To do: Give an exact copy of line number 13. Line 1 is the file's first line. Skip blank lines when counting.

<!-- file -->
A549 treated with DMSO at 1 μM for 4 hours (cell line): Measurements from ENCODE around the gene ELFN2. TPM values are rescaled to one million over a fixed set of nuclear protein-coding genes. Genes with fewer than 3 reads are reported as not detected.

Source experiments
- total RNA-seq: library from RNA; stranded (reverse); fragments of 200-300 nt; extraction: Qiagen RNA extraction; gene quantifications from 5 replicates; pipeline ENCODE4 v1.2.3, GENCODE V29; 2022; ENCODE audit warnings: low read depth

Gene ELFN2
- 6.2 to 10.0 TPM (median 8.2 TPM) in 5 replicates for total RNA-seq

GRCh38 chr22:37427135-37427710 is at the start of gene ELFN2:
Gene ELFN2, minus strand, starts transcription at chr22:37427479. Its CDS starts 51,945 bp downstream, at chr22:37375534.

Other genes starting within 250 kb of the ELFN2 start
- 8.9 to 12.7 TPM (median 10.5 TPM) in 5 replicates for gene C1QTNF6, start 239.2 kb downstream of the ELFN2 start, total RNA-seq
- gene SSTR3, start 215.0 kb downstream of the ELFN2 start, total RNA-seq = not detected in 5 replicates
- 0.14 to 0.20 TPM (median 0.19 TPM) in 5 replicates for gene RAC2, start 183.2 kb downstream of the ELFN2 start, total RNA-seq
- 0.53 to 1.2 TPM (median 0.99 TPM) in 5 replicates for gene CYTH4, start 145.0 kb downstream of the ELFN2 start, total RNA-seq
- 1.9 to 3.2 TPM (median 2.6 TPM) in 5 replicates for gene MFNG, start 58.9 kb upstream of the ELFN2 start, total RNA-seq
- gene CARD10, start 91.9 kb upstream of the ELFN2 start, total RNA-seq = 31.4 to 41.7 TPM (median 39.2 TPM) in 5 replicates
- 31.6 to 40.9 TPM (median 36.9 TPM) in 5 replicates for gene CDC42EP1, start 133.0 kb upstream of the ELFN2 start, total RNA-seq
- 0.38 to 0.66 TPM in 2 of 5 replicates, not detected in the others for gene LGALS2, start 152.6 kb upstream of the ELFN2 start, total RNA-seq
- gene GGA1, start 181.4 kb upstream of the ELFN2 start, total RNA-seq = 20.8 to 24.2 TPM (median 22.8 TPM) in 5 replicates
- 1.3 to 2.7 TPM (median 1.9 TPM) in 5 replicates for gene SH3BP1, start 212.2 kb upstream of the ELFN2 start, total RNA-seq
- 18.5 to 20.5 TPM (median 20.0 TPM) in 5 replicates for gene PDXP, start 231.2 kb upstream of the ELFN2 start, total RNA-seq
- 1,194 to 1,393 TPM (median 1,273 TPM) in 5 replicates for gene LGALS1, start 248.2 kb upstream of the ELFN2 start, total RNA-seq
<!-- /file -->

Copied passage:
- 1.9 to 3.2 TPM (median 2.6 TPM) in 5 replicates for gene MFNG, start 58.9 kb upstream of the ELFN2 start, total RNA-seq